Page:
Moderna and Novavax – here’s what new vaccines mean for the UK rollout and the end of lockdown
The anticipated arrival of two new vaccines can boost the morale of those worried about the wait for their dose
Two new COVID-19 vaccines are due to arrive in the UK. As the country begins to emerge from lockdown, recent announcements about the Moderna and Novavax vaccines will boost confidence in its vaccination rollout.
With more than 30 million first doses administered, the rollout is going well. It currently relies on two vaccines: Oxford/AstraZeneca and Pfizer/BioNTech.
The UK government aims to have the entire adult population vaccinated with at least one dose by the end of July. But recently, the country has been hit by delays in anticipated supplies. During April, the focus will be on second doses instead of inoculating more people with their first doses. This has raised concerns about the vaccination programme remaining on track.
The two new vaccines will help with this. The Moderna vaccine gained UK authorisation in January and is already widely used elsewhere. The Novavax vaccine is expected to file for UK authorisation soon after successful phase 3 trials.
While some of the AstraZeneca vaccine is manufactured in the UK, the country is reliant on imports. A large proportion of vaccines administered in the UK are imported from India or the EU. While the government is adamant that it will meet its targets, the health secretary, Matt Hancock, has called vaccine supplies “lumpy”.
A letter from NHS England on March 17 advised vaccination sites of a significant reduction in supply from March 29. Vaccination centres were told to process as many adults over 50 as possible, to use up stock with a short shelf life, and to close down online bookings.
A key reason for this step is diminished supplies of the AstraZeneca vaccine from India. An order of 10 million doses of vaccines was only partially fulfilled, with 5 million doses remaining in India. India has imposed a de facto export ban for vaccines while the country focuses on domestic vaccinations to ward off a new wave of infections.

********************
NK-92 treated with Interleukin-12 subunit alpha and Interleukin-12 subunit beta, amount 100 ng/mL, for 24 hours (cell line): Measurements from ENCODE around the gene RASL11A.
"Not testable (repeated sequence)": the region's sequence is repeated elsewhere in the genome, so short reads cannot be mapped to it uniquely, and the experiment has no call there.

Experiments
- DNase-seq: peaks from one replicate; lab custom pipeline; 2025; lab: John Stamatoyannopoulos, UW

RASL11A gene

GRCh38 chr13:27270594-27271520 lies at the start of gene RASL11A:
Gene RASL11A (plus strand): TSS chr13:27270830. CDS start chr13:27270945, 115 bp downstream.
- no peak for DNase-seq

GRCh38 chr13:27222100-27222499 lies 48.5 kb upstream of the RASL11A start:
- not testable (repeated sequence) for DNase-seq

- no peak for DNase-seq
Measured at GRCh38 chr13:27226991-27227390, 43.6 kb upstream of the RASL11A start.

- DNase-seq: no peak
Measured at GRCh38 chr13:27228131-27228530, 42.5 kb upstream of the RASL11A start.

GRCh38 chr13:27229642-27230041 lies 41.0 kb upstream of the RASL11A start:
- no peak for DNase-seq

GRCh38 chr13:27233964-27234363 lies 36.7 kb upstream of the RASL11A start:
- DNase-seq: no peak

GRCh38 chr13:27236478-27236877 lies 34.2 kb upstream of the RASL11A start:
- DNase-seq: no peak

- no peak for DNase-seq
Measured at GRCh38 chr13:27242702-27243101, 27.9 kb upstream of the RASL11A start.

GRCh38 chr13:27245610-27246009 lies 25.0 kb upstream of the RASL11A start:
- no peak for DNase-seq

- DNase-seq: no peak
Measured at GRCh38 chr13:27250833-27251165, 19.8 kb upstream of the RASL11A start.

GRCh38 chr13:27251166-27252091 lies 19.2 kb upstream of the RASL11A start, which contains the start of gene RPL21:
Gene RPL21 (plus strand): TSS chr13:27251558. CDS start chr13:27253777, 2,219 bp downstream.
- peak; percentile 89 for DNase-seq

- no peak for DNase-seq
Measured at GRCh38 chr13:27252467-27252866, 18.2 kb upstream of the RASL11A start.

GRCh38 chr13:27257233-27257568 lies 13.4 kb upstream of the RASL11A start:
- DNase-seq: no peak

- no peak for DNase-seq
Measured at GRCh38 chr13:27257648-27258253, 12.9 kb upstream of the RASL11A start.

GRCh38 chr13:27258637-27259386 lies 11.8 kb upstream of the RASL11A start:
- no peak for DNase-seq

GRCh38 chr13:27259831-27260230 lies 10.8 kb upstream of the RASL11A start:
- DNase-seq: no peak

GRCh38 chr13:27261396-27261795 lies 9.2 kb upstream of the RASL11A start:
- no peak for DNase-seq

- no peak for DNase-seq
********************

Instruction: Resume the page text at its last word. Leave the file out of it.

But export stops are not the only reason for the insecurity in the vaccine supply chain. The Serum Institute of India, the world’s largest vaccine manufacturer, also reported material shortages affecting production. This is not an isolated issue, and global agreement and coordination is needed to alleviate bottlenecks.
In addition, 1.7 million doses of the AstraZeneca vaccine had to be retested as part of the ongoing quality assurance for product stability. While strict quality standards are essential and difficulties in scaling up production at a global scale are not unexpected, there is an urgent need for alternatives.
The cavalry is coming
As countries struggle to secure sufficient supplies of vaccines and companies cannot scale up production fast enough. Enter the Moderna vaccine. Dr Anthony Fauci, chief medical advisor to the US president, said of the vaccine’s arrival there: “the cavalry is coming”.
Yet in the UK, Moderna’s immediate impact, while welcome, will be limited. While 17 million doses have been ordered in total, only 500,000 are expected to arrive in April. This is enough to cover only one average day of vaccinations.
Novavax will be another valuable addition to the UK’s arsenal of vaccines. Supplies for the UK market will be manufactured by FUJIFILM Diosynth Biotechnologies in Stockton-on Tees.
Originally, the serum would then have been sent to the EU to be filled into vials ready for use. But on March 29, drug company GlaxoSmithKline announced that it had reached an agreement in principle with Novavax and the UK Government Vaccines Taskforce. They will support manufacturing of up to 60 million doses of the Novavax COVID-19 vaccine candidate by using a site in County Durham to “fill and finish” instead of the EU. Deliveries are expected from June.
This will ensure that the Novavax production for the UK market is entirely UK-based.
Boris Johnson is among the heads of state who have signed an international call for more united action around the world, acknowledging “that nobody is safe until everyone is safe”. Nevertheless, amid global shortages and vaccine nationalism, domestic vaccine production operation will reassure many.
On March 29, UK lockdown rules relaxed and residents are now permitted to meet in groups of six or as two households coming together. The end of shielding for vulnerable patients has also begun. To the relief of many, outdoor activities and sports resumed. For those who had received their vaccinations, there was reason to celebrate their “deconfinement”. But some age groups now face a longer than expected wait for their doses.
The anticipated arrival of two new vaccines can boost the morale of those worried about the wait. The announcement of the domestic production of Novavax has reassured those unsettled by discussions of export bans.
But we have to ackowledge the complexity of vaccine supply chains. Essential ingredients and tools for the manufacturing process including cell cultures, single-use tubing and specialised chemicals, bags and filters, are still likely to be imported.
There are other changes on the vaccine horizon which offer hope for people waiting to be vaccinated. AstraZeneca, Pfizer/BioNtec, and Moderna are all currently upgrading their production facilities in Europe. New manufacturing sites are being approved and processes scaled up.
Along with the collaboration with GlaxoSmithKline to advance the Novavax vaccine, this increase in production will bring some comfort to those adults under 50 still waiting for their vaccine.